Gopinath Kartha

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Gopinath Kartha (26 January 1927 – 18 June 1984) was a prominent crystallographer of Indian origin. In 1967, he determined the molecular structure of the enzyme ribonuclease. This was the first protein structure elucidated and published in the United States.

Early life and education[edit]

Gopinath Kartha was born in Cherthala, near Alappuzha in the state of Kerala, India. He went to school at Sanathanadharma Vidya Sala in Alappuzha. His undergraduate diploma in Math, Physics, and Chemistry was from University College, Thiruvananthapuram(Trivandrum). He obtained his B.Sc. in Physics in 1950 from the University of Madras, Chennai, Tamil Nadu, India. He obtained another B.Sc. in Mathematics from Andhra University in Visakhapatnam in 1951.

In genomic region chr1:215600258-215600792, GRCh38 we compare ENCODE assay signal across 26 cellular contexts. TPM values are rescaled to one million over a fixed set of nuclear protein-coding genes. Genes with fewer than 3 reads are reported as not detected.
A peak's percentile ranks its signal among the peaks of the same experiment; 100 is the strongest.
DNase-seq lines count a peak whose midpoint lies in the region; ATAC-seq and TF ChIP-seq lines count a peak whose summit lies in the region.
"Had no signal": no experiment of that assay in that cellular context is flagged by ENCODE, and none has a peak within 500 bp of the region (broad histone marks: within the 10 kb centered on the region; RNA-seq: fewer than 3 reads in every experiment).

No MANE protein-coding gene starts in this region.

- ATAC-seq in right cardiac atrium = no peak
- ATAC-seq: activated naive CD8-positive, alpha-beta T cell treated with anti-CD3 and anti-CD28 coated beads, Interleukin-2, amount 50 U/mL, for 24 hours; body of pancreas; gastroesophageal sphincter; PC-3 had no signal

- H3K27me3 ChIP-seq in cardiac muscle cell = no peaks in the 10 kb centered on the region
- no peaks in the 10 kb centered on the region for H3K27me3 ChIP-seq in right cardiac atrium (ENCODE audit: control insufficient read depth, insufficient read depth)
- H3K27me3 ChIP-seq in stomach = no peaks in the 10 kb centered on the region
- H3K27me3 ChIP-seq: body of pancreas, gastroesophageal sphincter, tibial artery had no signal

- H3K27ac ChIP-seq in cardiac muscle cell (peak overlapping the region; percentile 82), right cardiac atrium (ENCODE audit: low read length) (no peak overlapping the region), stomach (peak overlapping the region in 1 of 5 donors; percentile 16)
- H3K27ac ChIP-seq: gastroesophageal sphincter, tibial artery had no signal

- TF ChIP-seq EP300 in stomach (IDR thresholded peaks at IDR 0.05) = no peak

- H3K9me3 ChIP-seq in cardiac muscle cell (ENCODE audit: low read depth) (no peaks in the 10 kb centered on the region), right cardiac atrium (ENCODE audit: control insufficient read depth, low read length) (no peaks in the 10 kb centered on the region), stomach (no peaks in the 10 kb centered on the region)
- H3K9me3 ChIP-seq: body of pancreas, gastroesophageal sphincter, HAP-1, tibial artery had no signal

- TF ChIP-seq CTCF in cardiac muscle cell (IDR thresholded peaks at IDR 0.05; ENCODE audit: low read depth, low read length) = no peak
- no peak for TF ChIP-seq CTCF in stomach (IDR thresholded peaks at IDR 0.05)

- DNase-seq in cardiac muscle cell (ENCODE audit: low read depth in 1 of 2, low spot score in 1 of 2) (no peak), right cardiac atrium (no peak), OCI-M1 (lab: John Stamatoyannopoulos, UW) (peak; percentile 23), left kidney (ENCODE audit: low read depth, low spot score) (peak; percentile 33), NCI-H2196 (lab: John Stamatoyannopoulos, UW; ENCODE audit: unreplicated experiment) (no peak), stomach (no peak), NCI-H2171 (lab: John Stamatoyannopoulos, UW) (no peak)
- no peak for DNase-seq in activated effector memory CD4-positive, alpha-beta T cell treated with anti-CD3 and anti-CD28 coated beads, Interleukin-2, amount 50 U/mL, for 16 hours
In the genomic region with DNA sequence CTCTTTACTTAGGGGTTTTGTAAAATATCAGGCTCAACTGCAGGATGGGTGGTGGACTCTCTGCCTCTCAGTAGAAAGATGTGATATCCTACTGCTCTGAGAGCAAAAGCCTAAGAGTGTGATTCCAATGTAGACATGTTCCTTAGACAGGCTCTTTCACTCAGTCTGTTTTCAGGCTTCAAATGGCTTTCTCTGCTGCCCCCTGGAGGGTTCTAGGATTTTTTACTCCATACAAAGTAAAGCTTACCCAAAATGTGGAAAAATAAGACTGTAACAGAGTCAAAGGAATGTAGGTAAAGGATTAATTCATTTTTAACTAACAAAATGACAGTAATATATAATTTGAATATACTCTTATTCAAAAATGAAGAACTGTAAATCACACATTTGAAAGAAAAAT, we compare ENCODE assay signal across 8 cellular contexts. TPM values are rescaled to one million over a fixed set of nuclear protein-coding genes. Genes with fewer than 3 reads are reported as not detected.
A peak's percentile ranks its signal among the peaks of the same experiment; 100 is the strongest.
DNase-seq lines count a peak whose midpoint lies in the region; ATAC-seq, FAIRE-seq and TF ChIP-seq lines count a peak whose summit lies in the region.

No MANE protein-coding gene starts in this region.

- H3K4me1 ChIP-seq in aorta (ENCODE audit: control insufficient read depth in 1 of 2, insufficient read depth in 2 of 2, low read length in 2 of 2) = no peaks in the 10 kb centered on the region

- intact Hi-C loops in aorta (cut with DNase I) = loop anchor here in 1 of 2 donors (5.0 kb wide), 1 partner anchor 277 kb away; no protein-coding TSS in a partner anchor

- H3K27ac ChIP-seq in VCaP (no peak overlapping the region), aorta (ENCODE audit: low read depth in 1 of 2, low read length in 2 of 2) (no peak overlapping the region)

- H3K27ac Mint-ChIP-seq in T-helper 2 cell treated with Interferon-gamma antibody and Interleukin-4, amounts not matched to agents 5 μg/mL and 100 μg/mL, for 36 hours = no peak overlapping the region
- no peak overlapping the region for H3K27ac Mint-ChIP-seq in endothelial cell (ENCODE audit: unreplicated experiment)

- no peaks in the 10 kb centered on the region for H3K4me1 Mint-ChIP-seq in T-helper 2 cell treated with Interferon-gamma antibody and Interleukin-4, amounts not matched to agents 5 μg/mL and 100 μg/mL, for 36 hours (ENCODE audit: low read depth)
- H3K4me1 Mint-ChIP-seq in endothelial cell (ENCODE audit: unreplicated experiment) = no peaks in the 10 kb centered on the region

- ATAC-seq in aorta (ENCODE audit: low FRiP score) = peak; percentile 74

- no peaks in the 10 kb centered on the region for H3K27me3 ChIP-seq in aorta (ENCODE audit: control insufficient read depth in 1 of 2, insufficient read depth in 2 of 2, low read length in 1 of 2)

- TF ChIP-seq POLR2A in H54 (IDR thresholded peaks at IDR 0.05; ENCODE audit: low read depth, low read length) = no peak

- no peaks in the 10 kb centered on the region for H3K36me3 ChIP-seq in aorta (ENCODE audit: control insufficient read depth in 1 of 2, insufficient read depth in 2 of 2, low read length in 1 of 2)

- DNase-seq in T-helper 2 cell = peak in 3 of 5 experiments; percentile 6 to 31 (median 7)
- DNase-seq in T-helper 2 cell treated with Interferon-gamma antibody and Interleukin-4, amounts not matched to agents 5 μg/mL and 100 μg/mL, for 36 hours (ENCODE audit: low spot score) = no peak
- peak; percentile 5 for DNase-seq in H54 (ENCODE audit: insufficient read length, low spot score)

He began his graduate studies in 1952 at the Indian Institute of Science in Bangalore but followed his advisor G.N. Ramachandran back to the University of Madras. As a graduate student, he and Ramachandran worked on the triple helix structure of the collagen molecule.[1]

Career[edit]

After completing his Ph.D. in 1955, he worked at the Tata Institute of Fundamental Research in Mumbai from 1955 to 1956. He did post-doctoral work at the Cavendish Laboratory in 1956 and then at the National Research Council of Canada from 1957 to 1958.

In 1959, he moved to the Brooklyn Polytechnic Institute to work with Dr. David Harker and Dr. Jake Bello. Later that year, the entire Brooklyn Polytechnic Institute's crystallography group moved to the Roswell Park Cancer Institute in Buffalo, New York.[2] He stayed at Roswell Park until the end of his life. In 1972 he spent eight months as a visiting professor of biophysics at Kyoto University.

The collagen structure proposed by Ramachandran and Kartha was disputed by Francis Crick initially and in fact, their paper to the London-based Nature magazine was not published for five months while Crick's proposal for the collagen structure was published within a month of submission. However, their proposed structure was accepted subsequently.

References[edit]

  1. ^ "Model scientist". The Hindu. 30 April 2001.
  2. ^ "Crystallographers" (PDF). Journal of Applied Crystallography.